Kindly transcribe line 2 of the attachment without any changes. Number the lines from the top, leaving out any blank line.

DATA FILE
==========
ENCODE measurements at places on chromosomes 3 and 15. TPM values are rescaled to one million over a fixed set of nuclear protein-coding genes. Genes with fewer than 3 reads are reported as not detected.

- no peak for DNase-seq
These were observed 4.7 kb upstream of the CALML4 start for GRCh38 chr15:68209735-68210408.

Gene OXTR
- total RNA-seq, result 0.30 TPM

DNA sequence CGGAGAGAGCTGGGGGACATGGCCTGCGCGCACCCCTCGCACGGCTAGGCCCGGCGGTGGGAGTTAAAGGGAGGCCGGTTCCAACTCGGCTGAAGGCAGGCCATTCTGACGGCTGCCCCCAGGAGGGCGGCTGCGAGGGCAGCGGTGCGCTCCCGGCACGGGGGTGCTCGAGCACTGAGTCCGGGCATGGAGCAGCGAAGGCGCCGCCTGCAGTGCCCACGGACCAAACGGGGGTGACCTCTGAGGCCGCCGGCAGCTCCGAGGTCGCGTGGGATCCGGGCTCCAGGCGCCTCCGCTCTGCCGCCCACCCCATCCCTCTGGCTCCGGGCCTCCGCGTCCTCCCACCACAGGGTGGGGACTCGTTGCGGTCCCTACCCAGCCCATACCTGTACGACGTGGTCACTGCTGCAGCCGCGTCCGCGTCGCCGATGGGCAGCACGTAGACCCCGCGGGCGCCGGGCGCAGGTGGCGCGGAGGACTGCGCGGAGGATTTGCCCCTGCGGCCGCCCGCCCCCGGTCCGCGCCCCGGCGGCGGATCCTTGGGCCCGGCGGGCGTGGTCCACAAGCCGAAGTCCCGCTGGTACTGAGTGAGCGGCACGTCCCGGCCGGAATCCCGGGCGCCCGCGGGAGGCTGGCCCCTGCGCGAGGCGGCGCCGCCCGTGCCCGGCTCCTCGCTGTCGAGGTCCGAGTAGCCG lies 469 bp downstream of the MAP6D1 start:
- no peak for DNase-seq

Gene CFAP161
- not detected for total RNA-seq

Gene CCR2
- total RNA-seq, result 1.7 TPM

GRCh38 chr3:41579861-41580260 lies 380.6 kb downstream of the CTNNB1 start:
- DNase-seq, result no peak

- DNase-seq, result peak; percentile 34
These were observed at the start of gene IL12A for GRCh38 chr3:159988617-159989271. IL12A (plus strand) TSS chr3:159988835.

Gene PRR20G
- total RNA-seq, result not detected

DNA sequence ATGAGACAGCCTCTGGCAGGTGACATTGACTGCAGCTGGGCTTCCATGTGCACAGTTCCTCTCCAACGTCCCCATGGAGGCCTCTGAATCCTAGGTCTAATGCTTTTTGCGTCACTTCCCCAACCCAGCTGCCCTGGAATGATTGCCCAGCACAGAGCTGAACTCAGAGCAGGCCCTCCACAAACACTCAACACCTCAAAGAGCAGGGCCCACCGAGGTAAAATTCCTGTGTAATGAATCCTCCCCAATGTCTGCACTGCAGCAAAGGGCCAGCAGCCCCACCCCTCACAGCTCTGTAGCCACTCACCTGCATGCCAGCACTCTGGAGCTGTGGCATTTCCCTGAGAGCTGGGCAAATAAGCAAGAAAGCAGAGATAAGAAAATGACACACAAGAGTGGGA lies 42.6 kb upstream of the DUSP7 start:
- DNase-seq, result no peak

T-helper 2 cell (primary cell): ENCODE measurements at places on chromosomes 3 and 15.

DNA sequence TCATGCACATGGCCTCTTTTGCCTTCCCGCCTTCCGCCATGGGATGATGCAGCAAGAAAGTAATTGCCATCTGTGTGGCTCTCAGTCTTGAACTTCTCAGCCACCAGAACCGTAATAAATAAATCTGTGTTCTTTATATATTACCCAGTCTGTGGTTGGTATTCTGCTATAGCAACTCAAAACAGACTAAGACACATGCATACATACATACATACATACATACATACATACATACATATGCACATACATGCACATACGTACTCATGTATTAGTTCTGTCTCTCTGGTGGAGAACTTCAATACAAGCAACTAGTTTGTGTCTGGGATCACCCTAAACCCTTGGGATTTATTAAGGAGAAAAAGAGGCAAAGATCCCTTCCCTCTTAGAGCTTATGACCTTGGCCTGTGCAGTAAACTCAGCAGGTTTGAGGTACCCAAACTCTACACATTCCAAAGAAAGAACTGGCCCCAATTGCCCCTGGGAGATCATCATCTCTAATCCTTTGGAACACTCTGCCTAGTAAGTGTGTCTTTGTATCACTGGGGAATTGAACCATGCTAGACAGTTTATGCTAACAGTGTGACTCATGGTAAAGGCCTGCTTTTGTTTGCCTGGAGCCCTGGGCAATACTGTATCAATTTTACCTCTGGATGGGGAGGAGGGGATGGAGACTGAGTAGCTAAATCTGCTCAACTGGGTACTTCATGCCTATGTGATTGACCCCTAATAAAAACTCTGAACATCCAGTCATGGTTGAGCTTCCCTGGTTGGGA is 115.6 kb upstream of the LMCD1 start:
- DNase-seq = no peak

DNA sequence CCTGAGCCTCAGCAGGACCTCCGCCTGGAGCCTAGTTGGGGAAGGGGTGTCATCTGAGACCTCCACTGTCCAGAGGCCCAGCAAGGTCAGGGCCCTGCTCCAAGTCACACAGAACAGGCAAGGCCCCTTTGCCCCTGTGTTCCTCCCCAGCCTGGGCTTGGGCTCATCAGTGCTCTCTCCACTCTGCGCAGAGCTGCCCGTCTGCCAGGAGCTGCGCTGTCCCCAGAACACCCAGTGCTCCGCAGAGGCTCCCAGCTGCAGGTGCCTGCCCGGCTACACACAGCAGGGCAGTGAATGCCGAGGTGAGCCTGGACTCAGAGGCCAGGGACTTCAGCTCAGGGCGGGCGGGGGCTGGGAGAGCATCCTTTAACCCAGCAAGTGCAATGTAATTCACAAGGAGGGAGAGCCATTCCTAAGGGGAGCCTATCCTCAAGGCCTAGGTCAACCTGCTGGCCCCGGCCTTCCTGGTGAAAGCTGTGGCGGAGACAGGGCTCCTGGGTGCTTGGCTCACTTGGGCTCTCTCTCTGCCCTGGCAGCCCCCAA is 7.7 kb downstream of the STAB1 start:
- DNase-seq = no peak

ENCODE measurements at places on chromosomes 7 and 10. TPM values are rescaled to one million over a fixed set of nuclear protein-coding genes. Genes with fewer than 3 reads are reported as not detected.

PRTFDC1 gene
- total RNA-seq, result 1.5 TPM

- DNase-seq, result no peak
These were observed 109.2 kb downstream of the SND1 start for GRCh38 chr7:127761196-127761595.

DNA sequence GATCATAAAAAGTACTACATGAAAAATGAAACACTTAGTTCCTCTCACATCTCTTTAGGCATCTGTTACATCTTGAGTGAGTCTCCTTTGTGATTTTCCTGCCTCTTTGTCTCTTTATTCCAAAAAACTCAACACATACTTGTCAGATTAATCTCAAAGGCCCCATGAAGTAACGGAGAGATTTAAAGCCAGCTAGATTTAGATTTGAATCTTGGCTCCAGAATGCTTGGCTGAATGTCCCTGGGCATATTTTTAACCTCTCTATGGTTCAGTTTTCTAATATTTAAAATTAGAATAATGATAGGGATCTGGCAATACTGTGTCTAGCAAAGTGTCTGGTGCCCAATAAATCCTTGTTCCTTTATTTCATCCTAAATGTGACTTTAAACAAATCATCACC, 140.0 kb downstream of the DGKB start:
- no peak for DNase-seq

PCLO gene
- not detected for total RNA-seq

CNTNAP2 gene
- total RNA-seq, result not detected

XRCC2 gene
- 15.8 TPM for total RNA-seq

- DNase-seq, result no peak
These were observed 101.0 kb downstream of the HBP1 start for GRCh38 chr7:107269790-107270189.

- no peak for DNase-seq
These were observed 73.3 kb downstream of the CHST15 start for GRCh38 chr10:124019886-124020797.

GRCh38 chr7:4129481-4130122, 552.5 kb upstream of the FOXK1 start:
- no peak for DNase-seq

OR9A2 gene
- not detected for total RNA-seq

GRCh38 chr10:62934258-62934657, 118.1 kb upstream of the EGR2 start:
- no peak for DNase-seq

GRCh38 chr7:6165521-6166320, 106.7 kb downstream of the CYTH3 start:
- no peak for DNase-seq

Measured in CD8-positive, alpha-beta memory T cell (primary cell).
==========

- no peak for DNase-seq